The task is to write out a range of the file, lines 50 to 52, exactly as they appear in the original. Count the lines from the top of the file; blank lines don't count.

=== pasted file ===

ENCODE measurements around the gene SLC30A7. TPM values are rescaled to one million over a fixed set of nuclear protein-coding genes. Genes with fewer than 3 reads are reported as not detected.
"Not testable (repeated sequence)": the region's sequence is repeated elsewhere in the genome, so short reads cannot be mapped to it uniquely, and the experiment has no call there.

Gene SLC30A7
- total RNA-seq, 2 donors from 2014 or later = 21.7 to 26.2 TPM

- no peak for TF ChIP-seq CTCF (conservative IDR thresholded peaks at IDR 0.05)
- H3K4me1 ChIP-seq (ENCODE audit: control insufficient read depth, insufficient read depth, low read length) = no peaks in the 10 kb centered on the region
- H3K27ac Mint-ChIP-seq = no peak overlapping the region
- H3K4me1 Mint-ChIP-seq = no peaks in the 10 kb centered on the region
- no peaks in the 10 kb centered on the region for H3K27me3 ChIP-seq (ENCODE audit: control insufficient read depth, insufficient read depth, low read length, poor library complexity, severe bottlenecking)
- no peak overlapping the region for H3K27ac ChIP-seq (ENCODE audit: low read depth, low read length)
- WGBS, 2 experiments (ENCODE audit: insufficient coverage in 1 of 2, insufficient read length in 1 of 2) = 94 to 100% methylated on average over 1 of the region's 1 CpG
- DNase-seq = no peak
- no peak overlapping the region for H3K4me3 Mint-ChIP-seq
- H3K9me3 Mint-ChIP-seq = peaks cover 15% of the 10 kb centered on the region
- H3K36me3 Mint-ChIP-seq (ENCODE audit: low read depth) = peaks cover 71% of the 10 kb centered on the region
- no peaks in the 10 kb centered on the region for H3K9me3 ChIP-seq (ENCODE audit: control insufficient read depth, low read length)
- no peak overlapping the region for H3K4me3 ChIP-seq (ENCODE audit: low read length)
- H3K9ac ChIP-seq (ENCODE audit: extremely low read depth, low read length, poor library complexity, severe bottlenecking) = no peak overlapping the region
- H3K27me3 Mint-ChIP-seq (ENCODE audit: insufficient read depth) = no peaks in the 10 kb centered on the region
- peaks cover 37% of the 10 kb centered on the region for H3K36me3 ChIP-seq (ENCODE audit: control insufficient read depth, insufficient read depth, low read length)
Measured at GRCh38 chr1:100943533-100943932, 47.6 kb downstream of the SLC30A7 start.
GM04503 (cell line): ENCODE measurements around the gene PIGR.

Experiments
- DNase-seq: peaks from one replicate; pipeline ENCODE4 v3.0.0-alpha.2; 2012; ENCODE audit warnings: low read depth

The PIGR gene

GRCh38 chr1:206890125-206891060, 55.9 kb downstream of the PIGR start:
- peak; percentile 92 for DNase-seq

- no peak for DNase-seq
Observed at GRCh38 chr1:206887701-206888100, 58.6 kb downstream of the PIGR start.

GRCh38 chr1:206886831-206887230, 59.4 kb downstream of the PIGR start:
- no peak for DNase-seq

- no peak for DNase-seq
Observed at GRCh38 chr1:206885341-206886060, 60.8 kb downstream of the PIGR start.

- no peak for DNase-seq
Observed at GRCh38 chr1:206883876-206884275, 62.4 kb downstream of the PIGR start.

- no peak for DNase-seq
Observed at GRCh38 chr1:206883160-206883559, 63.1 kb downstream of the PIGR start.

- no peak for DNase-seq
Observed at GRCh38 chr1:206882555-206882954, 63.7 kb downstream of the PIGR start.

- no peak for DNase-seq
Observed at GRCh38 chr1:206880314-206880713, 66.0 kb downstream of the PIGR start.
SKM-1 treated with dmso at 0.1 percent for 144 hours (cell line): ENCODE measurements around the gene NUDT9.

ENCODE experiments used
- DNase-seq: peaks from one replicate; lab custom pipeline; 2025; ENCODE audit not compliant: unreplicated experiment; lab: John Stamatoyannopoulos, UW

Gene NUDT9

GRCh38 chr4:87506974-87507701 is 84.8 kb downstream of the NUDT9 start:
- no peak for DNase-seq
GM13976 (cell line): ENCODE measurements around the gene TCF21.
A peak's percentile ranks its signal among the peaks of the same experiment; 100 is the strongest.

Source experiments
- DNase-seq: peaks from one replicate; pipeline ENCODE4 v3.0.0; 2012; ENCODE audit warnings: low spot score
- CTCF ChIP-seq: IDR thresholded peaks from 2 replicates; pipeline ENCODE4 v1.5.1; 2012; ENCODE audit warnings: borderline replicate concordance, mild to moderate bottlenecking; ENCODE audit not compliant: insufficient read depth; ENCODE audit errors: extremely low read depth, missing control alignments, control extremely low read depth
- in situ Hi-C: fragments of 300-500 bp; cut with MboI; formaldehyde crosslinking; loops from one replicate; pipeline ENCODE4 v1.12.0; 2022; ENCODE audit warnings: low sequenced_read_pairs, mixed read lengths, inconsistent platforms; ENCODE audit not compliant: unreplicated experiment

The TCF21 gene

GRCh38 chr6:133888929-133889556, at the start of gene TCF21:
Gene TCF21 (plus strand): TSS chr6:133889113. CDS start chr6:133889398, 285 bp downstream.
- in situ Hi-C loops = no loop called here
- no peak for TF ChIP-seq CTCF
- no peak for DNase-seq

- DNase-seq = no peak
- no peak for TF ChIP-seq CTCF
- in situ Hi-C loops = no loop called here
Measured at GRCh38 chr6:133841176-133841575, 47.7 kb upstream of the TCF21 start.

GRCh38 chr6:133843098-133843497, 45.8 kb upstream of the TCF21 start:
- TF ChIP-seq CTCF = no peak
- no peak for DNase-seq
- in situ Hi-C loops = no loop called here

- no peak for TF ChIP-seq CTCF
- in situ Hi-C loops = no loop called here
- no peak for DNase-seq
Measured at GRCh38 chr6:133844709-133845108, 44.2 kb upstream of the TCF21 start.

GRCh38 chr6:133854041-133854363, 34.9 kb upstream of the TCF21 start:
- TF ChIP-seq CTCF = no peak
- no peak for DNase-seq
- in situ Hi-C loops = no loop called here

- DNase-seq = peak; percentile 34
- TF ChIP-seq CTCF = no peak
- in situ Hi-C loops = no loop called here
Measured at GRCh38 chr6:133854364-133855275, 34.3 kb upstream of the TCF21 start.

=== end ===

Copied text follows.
Source experiments
- DNase-seq: peaks from one replicate; pipeline ENCODE4 v3.0.0; 2012; ENCODE audit warnings: low spot score
- CTCF ChIP-seq: IDR thresholded peaks from 2 replicates; pipeline ENCODE4 v1.5.1; 2012; ENCODE audit warnings: borderline replicate concordance, mild to moderate bottlenecking; ENCODE audit not compliant: insufficient read depth; ENCODE audit errors: extremely low read depth, missing control alignments, control extremely low read depth